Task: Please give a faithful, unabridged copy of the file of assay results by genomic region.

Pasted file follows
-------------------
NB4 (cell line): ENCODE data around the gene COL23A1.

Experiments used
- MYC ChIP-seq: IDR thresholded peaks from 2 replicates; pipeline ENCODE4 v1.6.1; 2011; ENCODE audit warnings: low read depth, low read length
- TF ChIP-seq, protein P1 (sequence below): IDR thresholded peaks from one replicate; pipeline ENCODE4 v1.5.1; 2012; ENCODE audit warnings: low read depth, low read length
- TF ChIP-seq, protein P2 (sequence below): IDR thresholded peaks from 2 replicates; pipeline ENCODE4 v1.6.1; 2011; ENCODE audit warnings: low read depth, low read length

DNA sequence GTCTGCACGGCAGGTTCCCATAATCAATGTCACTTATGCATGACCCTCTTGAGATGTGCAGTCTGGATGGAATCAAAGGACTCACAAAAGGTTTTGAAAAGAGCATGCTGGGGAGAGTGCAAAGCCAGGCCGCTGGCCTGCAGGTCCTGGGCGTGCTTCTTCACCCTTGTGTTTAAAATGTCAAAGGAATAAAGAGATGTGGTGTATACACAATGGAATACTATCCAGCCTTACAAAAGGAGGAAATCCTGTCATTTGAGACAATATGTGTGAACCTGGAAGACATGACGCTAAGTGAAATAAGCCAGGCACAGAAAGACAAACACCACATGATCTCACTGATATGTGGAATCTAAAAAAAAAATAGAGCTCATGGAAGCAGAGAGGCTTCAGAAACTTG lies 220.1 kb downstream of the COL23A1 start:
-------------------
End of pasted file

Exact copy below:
NB4 (cell line): ENCODE data around the gene COL23A1.

Experiments used
- MYC ChIP-seq: IDR thresholded peaks from 2 replicates; pipeline ENCODE4 v1.6.1; 2011; ENCODE audit warnings: low read depth, low read length
- TF ChIP-seq, protein P1 (sequence below): IDR thresholded peaks from one replicate; pipeline ENCODE4 v1.5.1; 2012; ENCODE audit warnings: low read depth, low read length
- TF ChIP-seq, protein P2 (sequence below): IDR thresholded peaks from 2 replicates; pipeline ENCODE4 v1.6.1; 2011; ENCODE audit warnings: low read depth, low read length

DNA sequence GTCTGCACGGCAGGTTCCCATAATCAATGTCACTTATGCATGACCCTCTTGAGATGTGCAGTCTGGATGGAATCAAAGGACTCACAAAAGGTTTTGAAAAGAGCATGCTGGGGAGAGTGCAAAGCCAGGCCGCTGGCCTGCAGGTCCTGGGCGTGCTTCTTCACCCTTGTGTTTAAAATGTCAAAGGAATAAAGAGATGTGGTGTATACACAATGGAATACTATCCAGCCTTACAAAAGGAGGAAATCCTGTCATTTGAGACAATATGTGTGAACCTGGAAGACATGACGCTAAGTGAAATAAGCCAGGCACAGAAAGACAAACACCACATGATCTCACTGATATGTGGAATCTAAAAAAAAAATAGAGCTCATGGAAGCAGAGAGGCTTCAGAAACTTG lies 220.1 kb downstream of the COL23A1 start: